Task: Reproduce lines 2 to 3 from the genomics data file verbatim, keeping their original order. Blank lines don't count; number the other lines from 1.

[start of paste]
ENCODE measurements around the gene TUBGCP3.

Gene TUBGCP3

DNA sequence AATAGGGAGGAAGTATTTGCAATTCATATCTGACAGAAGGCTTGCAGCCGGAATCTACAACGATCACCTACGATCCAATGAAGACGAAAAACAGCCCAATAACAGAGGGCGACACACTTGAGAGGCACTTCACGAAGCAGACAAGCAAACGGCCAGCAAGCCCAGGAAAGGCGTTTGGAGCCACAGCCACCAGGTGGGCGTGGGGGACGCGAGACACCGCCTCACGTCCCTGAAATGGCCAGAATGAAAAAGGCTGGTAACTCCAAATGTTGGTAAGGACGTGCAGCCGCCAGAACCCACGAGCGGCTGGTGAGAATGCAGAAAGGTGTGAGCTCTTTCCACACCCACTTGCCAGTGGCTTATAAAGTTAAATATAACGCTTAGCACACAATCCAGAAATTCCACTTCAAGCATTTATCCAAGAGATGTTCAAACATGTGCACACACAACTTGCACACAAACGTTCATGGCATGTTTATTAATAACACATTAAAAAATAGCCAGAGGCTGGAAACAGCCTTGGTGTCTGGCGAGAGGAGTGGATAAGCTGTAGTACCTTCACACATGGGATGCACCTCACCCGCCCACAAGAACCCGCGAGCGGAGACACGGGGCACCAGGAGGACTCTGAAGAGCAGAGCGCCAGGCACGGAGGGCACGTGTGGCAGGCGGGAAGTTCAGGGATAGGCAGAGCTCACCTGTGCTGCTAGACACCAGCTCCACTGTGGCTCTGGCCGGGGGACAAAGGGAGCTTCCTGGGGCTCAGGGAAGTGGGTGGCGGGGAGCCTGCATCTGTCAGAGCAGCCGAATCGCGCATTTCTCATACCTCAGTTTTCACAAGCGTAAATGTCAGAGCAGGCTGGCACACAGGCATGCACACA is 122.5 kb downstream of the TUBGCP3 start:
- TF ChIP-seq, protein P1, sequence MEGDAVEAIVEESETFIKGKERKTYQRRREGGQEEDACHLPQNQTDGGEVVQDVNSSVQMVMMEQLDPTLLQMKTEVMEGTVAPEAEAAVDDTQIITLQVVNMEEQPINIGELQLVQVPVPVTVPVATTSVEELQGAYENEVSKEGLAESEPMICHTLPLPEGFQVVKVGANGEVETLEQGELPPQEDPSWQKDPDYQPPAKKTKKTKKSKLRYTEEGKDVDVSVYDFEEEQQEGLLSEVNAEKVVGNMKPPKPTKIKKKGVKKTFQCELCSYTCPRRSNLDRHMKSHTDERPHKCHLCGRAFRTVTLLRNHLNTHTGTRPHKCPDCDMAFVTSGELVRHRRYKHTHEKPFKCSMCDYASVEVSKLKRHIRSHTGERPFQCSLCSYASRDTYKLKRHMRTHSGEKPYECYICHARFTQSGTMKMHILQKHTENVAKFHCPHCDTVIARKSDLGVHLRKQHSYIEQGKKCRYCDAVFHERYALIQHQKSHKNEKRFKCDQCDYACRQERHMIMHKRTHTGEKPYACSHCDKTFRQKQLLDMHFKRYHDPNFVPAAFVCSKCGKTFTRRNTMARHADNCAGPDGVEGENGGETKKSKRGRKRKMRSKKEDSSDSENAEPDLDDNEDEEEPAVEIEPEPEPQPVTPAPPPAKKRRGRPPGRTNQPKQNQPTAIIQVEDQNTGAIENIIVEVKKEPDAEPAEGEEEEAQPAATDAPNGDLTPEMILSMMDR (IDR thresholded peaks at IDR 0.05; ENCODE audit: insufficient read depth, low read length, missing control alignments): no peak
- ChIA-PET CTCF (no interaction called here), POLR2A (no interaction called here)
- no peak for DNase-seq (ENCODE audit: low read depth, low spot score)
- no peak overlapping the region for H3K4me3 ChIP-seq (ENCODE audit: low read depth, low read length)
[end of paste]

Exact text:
Gene TUBGCP3

DNA sequence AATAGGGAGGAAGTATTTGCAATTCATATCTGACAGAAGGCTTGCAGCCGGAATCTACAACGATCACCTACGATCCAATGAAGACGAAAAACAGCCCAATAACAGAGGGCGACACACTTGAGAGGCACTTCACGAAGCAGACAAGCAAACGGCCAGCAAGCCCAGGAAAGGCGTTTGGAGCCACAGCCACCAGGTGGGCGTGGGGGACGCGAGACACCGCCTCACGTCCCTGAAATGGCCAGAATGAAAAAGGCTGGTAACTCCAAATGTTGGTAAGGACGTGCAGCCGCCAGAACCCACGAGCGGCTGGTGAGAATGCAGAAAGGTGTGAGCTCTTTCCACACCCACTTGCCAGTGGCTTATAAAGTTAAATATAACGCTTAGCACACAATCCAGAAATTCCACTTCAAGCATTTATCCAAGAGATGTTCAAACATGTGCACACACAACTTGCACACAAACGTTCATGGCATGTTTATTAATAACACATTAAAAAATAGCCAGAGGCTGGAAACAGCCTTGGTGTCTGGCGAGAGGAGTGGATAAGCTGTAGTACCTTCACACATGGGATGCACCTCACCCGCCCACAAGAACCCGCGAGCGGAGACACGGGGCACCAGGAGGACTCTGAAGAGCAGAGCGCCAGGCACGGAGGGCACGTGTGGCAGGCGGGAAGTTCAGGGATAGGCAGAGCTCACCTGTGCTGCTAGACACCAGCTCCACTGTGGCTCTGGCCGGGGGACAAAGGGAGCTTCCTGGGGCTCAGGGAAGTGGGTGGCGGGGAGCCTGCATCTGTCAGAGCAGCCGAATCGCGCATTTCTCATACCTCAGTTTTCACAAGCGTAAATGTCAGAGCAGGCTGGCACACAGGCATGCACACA is 122.5 kb downstream of the TUBGCP3 start: